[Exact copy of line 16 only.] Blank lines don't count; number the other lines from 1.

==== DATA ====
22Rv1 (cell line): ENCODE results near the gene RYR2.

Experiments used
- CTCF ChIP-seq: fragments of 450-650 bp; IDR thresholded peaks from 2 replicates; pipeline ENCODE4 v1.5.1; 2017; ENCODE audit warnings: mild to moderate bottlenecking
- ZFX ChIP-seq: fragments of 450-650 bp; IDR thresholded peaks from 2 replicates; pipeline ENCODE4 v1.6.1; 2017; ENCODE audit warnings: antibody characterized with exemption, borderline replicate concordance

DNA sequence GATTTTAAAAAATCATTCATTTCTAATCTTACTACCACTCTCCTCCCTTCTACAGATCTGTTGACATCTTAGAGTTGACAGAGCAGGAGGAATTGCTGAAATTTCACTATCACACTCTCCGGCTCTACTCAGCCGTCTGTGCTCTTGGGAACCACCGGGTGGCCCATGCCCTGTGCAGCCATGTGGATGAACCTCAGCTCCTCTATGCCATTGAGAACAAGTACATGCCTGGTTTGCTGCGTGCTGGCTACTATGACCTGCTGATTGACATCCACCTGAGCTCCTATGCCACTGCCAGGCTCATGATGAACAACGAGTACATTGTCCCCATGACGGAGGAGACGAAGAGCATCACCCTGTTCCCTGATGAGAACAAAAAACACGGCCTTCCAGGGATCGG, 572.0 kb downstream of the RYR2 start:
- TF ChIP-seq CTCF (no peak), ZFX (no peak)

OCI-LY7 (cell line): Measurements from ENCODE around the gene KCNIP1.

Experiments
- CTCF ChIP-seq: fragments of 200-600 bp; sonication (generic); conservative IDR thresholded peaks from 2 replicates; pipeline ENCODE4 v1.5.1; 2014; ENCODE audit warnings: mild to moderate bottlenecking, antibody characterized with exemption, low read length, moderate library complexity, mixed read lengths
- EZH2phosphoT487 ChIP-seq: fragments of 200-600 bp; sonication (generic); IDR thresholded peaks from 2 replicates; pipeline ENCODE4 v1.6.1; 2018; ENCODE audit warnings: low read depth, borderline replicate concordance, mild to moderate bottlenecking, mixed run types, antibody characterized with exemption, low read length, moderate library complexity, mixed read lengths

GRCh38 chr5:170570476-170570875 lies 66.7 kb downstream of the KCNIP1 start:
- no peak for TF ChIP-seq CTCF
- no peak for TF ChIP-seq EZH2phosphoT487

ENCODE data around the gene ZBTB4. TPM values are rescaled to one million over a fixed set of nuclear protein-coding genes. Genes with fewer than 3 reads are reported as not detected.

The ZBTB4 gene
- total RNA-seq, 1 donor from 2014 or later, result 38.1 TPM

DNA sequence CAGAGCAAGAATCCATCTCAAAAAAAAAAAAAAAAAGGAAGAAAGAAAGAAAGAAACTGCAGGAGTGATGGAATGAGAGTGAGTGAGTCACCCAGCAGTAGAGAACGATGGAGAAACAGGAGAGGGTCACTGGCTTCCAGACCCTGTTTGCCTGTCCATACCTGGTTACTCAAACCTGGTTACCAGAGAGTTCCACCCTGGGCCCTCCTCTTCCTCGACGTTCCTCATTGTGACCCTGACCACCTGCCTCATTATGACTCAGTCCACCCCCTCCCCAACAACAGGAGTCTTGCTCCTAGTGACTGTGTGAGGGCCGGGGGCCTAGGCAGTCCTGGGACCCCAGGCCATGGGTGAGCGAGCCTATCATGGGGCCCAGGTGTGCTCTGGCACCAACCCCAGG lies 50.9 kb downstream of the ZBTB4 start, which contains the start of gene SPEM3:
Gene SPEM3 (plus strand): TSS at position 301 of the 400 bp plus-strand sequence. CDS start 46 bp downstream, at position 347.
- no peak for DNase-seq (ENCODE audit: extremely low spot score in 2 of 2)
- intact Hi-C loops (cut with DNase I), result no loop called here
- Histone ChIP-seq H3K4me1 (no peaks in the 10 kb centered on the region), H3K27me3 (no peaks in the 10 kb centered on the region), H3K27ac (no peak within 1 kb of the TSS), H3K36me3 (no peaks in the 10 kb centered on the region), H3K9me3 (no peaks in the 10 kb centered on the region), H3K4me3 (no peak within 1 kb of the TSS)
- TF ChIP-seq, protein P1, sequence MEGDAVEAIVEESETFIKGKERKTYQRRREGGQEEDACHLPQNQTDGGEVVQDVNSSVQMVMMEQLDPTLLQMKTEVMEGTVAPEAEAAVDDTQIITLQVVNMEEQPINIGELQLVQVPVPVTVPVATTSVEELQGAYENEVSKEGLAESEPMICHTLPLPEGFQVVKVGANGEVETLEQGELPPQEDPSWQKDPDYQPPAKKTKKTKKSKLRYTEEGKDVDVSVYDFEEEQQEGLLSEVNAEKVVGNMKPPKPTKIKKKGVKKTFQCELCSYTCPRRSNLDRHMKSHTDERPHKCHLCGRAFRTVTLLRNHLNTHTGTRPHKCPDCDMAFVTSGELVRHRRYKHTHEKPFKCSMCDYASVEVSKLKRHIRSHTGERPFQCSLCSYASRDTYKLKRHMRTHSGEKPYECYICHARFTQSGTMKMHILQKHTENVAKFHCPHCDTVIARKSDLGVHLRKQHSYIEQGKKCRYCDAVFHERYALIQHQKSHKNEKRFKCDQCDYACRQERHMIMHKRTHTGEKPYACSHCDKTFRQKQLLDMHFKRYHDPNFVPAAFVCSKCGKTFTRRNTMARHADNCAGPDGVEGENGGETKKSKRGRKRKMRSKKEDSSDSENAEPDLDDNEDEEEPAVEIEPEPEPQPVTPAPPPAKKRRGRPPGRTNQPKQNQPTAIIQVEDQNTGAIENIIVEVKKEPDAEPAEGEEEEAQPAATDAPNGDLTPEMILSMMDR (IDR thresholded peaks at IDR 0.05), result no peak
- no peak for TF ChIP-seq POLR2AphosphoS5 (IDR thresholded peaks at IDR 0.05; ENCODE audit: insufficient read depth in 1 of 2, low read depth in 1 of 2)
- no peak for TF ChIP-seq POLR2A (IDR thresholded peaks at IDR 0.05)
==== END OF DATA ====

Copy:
- total RNA-seq, 1 donor from 2014 or later, result 38.1 TPM